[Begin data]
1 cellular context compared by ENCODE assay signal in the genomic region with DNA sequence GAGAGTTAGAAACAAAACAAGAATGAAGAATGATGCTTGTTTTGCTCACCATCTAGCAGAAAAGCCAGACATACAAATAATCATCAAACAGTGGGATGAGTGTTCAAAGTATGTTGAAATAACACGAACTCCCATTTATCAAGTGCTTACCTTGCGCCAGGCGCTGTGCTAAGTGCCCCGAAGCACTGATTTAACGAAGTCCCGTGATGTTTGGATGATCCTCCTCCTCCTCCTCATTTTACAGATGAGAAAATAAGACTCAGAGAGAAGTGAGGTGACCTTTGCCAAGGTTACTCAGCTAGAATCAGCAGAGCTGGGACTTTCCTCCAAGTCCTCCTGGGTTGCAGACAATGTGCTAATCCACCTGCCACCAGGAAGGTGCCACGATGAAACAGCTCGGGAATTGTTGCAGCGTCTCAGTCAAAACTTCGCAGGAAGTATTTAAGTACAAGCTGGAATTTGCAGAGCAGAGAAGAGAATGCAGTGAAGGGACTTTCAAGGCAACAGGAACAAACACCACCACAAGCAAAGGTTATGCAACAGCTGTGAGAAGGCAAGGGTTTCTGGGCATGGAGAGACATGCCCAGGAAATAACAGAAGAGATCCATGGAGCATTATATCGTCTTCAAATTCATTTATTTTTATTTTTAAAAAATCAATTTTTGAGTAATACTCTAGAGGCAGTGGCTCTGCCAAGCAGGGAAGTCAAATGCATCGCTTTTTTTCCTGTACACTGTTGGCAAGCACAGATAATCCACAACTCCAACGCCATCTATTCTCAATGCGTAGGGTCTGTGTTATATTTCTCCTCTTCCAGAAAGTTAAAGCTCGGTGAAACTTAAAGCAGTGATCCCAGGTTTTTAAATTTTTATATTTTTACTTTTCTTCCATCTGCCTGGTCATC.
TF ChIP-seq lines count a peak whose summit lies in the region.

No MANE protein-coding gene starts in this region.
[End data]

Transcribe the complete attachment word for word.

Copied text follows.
1 cellular context compared by ENCODE assay signal in the genomic region with DNA sequence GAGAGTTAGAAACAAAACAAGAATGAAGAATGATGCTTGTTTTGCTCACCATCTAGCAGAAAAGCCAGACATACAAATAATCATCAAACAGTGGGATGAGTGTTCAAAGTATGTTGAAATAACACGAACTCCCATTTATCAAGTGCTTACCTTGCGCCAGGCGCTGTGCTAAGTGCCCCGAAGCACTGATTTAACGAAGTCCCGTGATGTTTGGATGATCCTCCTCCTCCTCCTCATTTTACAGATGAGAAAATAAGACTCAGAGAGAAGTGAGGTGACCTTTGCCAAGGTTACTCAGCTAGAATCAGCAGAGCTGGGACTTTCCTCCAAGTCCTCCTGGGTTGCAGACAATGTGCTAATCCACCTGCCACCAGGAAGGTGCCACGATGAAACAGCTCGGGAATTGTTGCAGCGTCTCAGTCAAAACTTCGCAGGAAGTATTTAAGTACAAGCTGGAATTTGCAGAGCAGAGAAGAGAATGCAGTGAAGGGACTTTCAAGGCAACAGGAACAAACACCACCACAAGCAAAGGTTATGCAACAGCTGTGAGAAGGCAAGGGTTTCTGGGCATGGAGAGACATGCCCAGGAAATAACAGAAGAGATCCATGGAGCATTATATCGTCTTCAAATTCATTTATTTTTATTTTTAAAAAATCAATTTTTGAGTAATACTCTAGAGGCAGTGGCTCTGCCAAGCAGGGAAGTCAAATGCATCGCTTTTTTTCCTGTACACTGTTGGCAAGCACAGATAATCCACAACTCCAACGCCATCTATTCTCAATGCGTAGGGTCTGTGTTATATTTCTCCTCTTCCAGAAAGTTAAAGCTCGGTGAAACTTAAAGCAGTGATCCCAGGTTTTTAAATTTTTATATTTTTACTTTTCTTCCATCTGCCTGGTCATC.
TF ChIP-seq lines count a peak whose summit lies in the region.

No MANE protein-coding gene starts in this region.